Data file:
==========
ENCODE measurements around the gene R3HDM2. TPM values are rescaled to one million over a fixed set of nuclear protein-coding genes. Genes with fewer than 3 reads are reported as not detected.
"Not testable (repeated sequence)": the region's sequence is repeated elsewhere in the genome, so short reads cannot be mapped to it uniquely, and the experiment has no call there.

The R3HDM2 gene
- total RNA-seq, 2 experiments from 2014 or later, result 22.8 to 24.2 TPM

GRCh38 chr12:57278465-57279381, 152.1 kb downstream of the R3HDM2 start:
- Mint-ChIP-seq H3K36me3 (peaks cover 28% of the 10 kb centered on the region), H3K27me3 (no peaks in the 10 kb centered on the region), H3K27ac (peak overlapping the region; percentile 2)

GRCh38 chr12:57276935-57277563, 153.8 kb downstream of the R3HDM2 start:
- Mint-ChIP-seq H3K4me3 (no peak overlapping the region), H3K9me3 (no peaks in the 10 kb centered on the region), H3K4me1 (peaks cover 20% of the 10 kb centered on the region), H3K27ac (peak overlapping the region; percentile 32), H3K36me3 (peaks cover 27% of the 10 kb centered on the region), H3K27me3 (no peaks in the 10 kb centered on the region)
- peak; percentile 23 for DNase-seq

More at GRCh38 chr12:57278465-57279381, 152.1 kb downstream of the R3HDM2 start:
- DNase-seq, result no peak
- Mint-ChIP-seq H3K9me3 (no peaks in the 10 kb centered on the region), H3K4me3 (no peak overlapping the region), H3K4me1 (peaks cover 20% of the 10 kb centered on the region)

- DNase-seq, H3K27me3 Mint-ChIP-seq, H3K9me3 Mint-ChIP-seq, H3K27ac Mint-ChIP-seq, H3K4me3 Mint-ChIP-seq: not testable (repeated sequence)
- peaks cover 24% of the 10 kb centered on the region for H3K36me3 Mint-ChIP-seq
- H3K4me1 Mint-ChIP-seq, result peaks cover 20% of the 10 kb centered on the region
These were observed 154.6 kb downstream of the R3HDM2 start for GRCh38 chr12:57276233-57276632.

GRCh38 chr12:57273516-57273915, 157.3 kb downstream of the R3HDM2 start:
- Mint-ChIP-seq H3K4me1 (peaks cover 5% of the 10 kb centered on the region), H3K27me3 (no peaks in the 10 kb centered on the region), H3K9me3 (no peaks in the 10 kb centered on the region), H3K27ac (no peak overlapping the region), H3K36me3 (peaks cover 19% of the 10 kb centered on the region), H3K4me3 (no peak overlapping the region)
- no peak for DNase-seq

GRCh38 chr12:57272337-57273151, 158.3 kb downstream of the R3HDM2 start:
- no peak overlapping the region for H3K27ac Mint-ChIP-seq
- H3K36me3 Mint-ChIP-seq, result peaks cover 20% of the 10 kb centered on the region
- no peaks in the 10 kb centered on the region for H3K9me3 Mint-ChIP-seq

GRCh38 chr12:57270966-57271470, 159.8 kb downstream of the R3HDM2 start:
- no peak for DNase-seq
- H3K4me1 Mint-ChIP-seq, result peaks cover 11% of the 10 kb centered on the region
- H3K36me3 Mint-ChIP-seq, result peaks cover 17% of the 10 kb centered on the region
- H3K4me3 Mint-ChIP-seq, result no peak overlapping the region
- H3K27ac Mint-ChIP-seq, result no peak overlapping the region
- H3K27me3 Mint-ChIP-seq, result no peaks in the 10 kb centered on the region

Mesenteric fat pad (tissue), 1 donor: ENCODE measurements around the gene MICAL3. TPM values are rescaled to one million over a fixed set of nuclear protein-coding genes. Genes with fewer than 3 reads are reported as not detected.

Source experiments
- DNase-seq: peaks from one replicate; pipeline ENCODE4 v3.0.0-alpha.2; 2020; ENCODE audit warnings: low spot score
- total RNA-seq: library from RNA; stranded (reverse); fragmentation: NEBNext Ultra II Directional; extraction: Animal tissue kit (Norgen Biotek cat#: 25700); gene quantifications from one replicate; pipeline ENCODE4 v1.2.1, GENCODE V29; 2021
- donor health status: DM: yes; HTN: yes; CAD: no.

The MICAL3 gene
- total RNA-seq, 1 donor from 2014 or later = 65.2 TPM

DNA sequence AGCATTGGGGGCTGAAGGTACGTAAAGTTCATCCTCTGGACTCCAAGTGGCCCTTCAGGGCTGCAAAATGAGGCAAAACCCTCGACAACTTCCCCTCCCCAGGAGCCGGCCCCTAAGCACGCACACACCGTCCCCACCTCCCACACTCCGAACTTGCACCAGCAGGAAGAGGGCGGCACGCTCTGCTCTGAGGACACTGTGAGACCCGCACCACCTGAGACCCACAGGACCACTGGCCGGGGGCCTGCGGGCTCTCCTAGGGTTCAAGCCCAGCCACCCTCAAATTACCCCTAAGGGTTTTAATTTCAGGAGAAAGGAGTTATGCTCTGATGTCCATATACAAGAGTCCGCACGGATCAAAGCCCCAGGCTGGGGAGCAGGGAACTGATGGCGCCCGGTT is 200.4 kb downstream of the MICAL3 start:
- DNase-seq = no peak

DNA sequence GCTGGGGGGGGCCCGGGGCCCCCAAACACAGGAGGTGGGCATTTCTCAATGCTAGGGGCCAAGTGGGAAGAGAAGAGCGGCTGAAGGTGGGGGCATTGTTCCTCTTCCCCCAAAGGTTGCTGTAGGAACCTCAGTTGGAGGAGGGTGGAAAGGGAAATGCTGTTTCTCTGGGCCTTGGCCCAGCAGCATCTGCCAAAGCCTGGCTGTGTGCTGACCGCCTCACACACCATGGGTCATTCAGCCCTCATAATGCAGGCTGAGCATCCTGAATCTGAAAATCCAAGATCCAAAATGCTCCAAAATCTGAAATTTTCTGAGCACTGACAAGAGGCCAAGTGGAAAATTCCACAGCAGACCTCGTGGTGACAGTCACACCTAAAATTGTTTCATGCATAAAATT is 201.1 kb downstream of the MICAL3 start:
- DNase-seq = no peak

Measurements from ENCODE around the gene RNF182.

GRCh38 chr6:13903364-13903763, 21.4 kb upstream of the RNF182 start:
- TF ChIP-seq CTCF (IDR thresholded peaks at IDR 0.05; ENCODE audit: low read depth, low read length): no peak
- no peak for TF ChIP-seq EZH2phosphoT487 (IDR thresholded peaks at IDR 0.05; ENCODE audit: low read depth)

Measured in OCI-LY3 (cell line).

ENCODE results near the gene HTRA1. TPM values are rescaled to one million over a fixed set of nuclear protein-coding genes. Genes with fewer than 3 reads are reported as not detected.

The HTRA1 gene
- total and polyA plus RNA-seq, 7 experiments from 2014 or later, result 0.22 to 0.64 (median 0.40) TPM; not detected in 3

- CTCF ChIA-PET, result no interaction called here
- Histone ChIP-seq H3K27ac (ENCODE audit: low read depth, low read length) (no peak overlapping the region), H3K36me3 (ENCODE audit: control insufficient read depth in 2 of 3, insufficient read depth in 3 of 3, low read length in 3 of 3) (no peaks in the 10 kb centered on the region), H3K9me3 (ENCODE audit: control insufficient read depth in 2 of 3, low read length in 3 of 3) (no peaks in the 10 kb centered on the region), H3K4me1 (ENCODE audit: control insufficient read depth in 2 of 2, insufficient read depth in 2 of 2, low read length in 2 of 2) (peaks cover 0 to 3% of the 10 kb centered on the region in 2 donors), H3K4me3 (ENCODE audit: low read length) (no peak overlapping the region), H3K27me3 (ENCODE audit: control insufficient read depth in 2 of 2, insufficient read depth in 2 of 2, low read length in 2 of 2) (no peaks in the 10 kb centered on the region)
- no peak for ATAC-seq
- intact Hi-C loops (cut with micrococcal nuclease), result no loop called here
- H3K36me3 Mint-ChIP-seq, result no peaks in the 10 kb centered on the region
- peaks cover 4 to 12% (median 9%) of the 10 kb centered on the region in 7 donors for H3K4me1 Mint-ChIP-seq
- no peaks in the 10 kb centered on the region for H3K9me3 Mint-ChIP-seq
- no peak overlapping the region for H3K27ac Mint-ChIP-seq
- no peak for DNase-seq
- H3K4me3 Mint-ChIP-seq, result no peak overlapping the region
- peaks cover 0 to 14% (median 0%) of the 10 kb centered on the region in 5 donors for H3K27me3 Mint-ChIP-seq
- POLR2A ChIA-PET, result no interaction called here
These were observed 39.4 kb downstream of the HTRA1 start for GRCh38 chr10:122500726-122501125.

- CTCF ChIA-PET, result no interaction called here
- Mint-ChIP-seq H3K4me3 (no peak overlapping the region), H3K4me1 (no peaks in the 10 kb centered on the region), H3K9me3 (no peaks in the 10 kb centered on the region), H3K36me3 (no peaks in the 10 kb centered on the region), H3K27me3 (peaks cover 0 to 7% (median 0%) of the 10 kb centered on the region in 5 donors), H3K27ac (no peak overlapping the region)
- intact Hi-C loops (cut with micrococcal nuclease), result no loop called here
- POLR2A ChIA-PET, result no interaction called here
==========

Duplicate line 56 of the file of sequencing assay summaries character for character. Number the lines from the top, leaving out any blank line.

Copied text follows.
- no peaks in the 10 kb centered on the region for H3K9me3 Mint-ChIP-seq